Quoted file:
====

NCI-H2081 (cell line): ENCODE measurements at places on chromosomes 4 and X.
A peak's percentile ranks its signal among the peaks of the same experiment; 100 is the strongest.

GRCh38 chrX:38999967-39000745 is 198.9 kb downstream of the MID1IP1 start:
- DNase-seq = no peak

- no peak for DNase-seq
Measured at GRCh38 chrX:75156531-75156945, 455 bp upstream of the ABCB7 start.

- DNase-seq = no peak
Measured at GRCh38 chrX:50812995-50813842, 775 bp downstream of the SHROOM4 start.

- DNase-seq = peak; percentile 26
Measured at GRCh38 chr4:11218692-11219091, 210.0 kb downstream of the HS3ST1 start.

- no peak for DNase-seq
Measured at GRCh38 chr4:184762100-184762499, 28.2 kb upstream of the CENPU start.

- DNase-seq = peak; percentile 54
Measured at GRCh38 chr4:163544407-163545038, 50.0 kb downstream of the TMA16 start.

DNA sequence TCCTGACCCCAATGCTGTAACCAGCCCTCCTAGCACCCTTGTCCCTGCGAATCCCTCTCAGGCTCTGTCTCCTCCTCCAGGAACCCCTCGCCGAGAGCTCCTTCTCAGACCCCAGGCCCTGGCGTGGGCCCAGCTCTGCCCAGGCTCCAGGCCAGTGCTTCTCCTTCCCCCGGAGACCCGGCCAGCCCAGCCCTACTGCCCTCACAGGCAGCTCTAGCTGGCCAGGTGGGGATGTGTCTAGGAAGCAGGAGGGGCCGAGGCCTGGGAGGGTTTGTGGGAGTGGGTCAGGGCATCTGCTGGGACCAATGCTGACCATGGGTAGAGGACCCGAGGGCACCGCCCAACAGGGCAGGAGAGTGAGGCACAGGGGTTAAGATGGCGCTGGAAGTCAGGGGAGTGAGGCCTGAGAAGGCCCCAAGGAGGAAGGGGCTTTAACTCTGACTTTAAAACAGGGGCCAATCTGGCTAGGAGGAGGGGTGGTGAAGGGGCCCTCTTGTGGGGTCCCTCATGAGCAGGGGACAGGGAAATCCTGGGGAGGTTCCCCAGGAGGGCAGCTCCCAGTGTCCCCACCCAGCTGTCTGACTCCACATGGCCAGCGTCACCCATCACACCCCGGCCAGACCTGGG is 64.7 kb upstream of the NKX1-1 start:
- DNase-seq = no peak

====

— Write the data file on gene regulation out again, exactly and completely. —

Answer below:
NCI-H2081 (cell line): ENCODE measurements at places on chromosomes 4 and X.
A peak's percentile ranks its signal among the peaks of the same experiment; 100 is the strongest.

GRCh38 chrX:38999967-39000745 is 198.9 kb downstream of the MID1IP1 start:
- DNase-seq = no peak

- no peak for DNase-seq
Measured at GRCh38 chrX:75156531-75156945, 455 bp upstream of the ABCB7 start.

- DNase-seq = no peak
Measured at GRCh38 chrX:50812995-50813842, 775 bp downstream of the SHROOM4 start.

- DNase-seq = peak; percentile 26
Measured at GRCh38 chr4:11218692-11219091, 210.0 kb downstream of the HS3ST1 start.

- no peak for DNase-seq
Measured at GRCh38 chr4:184762100-184762499, 28.2 kb upstream of the CENPU start.

- DNase-seq = peak; percentile 54
Measured at GRCh38 chr4:163544407-163545038, 50.0 kb downstream of the TMA16 start.

DNA sequence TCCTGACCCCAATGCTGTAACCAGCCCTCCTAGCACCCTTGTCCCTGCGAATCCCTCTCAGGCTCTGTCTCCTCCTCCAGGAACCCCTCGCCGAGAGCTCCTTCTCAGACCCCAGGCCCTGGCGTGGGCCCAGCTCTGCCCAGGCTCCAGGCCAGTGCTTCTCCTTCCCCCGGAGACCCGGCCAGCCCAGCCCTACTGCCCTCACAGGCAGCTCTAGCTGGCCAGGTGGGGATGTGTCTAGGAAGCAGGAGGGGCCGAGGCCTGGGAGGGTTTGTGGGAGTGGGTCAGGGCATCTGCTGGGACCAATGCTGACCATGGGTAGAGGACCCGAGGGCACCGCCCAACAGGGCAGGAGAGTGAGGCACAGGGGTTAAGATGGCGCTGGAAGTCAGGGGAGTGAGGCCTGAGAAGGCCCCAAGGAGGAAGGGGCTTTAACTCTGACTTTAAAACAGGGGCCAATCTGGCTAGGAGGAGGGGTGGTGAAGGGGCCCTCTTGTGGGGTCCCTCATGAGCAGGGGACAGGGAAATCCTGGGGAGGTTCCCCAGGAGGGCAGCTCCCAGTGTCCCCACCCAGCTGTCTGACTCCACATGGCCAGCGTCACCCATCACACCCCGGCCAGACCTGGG is 64.7 kb upstream of the NKX1-1 start:
- DNase-seq = no peak